Alleles - different forms of the same gene. Two or more alleles can shape each human trait. Each person receives two alleles of a gene, one from each parent. This combination is one factor among many that influences a variety of processes in the body. On chromosome 19, the apolipoprotein E (APOE) gene has three common forms or alleles: e2, e3, and e4. Thus, the possible combinations in one person are e2/2, e2/3, e2/4, e3/3, e3/4, or e4/4.
ApoE Gene - a gene on chromosome 19 involved in making ApoE, a substance that helps carry cholesterol in the bloodstream. The APOE e4 gene is considered a "risk factor" gene for AD and appears to influence the age of onset of the disease.
Chromosomes - thread-like structures in every cell of the human body. Chromosomes carry genes. All healthy people have 46 chromosomes in 23 pairs. Usually, people receive one chromosome in each pair from each parent.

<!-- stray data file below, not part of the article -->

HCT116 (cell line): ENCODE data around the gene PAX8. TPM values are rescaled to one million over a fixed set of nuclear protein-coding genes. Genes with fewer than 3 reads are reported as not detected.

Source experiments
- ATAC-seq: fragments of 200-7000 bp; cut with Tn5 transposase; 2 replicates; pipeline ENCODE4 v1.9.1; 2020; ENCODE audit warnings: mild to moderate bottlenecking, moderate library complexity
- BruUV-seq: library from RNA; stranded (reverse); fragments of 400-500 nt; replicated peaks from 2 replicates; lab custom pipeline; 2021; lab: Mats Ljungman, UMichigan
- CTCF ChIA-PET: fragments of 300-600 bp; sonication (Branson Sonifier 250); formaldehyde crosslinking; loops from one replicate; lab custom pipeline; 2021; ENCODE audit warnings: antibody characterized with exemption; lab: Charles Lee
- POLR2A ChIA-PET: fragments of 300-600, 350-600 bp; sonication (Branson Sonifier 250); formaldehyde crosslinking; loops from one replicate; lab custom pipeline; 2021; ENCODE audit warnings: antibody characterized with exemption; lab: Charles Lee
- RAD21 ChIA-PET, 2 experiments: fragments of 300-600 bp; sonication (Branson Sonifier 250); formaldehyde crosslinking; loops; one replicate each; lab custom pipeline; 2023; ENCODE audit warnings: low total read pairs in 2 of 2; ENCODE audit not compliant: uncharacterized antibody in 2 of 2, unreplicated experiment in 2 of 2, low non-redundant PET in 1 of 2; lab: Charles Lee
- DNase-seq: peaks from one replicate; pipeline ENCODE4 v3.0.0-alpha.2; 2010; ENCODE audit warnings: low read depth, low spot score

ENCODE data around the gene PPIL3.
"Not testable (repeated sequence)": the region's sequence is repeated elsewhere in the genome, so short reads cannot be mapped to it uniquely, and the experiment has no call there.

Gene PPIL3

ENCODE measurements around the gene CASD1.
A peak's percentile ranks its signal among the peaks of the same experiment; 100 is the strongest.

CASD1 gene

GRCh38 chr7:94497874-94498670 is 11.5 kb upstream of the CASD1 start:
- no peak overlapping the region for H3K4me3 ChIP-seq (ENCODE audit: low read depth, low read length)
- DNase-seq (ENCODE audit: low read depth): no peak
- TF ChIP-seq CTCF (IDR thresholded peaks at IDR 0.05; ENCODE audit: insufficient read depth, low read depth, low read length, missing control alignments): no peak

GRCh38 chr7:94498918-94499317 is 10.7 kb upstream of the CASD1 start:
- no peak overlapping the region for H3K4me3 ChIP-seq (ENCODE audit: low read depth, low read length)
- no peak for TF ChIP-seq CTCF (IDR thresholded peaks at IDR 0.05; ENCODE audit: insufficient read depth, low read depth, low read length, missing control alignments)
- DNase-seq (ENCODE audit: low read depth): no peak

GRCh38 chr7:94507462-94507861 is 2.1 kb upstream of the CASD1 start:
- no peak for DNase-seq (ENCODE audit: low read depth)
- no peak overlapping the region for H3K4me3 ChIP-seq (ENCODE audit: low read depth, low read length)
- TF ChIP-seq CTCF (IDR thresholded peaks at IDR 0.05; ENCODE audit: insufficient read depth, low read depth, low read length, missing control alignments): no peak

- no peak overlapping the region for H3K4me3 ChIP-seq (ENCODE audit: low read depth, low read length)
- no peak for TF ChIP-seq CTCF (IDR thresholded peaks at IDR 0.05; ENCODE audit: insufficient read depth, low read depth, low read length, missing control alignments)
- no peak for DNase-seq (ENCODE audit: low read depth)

Genes - basic units of heredity that direct almost every aspect of the construction, operation, and repair of living organisms. Each gene is a set of biochemical instructions that tells a cell how to assemble one of many different proteins. Each protein has its own highly specialized role to play in the body.
Genetic Mutations - permanent changes to genes. Once such change occurs, it can be passed on to children. The relatively rare, early-onset familial AD is associated with mutations in genes on chromosomes 1, 14, and 21.
Human Genome - the total genetic information found on the 23 chromosomes inherited from a parent. Through research decoding the human genome scientists believe humans have between 30,000 to 35,000 genes.
Proteins - Cells translate genetic information into specific proteins. Proteins determine the physical and chemical characteristics of cells and therefore organisms. Proteins are essential to all life processes.
WebMD Public Information from the U.S. National Institutes of Health